Never mind the meaning, feel the words

'His make-up for "Braveheart", in which he plays the Scottish hero, makes him look more like an Everton supporter on the warpath than an emblem of Caledonian pride'
Mel Gibson, it was reported this week, was slightly miffed to find that his woad-daubed features had been appropriated for a Scottish National Party leaflet. To my mind, the make-up for his performance in Braveheart, in which he plays the Scottish hero William Wallace, makes him look more like an Everton supporter on the warpath than an emblem of Caledonian pride. But someone in the SNP obviously believed that the image of an Australian in slap might stir the dormant beast of insurrection in their torpid countrymen.

What was most interesting, though, was Mel's explanation of why he felt indignant. His film is about the violent defence of national liberty, a film in which the English are depicted as double-dealing exploiters and in which Mad Mac himself delivers several blood-stirring speeches about throwing off the Sassenach yoke. How on earth could the SNP have confused such a storyline with their own political aims? The film, he explained, was intended to be "purely cinematic".

In other words, it wasn't intended to mean anything - the history, such as it is, is merely an excuse for some swashing and buckling by men with coconut-matting beards. Where other directors argue ponderously for the "relevance" of their work to contemporary issues, Mel seemed to urge the contrary on us - that the film was irrelevant to the present day. This chimed rather oddly with another of the week's miniature scandals - the denunciation of "All Things Bright and Beautiful" by the Roman Catholic Bishop of Leeds. Here the case was almost the reverse - the Bishop got into trouble because he insisted on the literal meaning of a hymn which, for most of us, has long been sung into insensibility. The Bishop used the word "wicked" about the hymn - principally, one assumes, because of the lines that run "The rich man in his castle/ The poor man at his gate/ God made them, high or lowly,/ And ordered their estate". A touch too much passivity there for modern tastes, you'd have to agree - particularly if you happen to be one of those at the gate and have been fantasising about storming it. But the hymn could only be sensibly described as "wicked" if it was actually persuading those who sing it that the poor should be content with their lot or that social inequality is God-given. Who, though, actually thinks about the words they sing in church?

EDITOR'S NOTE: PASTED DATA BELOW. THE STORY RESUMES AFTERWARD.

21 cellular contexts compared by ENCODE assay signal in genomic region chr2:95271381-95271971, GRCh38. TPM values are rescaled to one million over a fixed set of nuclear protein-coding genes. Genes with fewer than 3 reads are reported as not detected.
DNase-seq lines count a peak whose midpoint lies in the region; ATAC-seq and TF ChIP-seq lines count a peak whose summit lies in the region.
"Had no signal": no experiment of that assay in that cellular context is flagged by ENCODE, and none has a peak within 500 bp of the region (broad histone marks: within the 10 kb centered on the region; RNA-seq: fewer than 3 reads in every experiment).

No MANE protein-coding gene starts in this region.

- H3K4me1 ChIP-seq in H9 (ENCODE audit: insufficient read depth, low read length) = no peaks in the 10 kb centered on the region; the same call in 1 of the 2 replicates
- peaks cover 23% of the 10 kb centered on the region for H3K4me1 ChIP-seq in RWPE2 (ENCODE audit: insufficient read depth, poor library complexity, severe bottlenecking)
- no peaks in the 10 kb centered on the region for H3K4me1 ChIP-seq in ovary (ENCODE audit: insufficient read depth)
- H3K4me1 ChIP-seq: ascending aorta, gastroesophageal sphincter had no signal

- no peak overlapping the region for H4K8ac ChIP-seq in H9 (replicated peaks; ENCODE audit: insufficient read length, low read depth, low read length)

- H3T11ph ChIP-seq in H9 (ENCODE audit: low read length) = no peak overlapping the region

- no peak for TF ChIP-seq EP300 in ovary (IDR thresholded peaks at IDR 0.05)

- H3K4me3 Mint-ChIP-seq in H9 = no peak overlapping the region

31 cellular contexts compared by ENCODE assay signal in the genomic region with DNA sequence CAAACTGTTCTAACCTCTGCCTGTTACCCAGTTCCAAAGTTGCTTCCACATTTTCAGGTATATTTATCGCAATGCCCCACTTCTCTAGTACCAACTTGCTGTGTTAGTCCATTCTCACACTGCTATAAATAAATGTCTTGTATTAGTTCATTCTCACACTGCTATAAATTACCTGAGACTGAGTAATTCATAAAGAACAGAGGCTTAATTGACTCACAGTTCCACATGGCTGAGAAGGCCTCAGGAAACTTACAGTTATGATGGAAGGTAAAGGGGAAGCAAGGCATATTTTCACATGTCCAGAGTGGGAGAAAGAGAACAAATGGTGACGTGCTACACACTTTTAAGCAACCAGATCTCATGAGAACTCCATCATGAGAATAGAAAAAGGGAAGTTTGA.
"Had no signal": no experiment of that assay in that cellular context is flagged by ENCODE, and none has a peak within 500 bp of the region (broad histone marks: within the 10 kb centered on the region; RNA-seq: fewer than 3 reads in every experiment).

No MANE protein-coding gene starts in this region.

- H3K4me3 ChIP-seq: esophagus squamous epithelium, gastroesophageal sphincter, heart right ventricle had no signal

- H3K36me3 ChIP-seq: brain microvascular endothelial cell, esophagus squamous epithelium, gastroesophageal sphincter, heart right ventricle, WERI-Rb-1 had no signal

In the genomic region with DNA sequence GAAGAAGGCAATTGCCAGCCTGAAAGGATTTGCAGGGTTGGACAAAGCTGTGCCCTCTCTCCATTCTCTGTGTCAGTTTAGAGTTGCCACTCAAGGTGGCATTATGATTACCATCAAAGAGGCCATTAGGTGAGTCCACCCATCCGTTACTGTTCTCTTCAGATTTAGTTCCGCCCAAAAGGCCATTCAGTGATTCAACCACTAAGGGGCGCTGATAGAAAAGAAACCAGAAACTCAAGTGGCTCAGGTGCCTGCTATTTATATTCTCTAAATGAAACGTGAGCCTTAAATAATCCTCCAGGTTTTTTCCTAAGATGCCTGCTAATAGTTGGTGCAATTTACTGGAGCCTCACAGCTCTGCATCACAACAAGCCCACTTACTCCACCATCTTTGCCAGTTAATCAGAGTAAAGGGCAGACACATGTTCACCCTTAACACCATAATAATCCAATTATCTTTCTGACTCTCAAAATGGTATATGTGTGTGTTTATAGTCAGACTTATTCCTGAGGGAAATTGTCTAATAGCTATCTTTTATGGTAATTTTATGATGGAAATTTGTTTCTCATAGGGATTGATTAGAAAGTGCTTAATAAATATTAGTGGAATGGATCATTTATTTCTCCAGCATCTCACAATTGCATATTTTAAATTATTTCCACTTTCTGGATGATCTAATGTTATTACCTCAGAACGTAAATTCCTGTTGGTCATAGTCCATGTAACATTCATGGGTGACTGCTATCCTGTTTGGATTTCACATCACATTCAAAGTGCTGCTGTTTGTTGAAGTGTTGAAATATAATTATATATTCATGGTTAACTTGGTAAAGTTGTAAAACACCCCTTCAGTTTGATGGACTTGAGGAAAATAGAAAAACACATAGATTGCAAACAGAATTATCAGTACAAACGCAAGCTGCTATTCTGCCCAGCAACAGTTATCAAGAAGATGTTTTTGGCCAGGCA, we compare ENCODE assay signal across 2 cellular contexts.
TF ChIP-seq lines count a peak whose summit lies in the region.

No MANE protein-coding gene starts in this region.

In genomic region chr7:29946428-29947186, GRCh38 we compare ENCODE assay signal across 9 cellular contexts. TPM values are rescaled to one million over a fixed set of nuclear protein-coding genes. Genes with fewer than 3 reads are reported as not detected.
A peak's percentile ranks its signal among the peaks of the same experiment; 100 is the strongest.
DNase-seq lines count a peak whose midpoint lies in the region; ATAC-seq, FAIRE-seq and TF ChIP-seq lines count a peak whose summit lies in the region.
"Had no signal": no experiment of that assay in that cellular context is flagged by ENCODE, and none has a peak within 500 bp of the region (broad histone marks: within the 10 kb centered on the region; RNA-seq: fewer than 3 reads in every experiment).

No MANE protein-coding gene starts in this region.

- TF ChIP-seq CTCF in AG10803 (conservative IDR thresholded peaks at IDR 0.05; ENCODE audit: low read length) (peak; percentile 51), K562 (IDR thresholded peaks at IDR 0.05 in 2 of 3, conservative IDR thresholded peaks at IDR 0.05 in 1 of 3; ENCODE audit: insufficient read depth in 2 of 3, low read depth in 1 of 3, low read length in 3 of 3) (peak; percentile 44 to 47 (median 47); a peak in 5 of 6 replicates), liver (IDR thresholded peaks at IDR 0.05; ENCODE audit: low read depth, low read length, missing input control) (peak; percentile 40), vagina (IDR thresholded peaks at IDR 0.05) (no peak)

Both cases brought home the extent to which our cultural life is conducted at the level of effects rather than meanings. What matters is not the ideas or arguments communicated but the generalised emotions we are made to feel - whether it's the excitement of a really good clashing ruck or the nostalgic surge of a childhood harmony. It is almost bad taste to insist on the fact that words or images have specific meanings, because those meanings can so easily prove embarrassing.

This is hardly a disabling fact. Indeed, it's surprising how much ignorance is perfectly compatible with a notionally literate life. The exposure of this is a common enough experience, particularly when it comes to cliches, in which effect has frequently expanded at the expense of meaning. A colleague, for instance, recently asked me what "serried" actually meant in the phrase "serried ranks". I hadn't the faintest idea, or rather I did have a faint idea but it turned out to be completely wrong. Not one of a random sampling of professional writers could supply a confident answer either, so we eventually turned to the dictionary. My mental image of a disorderly line has now been replaced by the correct meaning - "in close or compact formation" - but I can't imagine that I'm alone in having allowed the word past so many times without asking to see its papers. And don't ask me what all this means because I'm not entirely sure.

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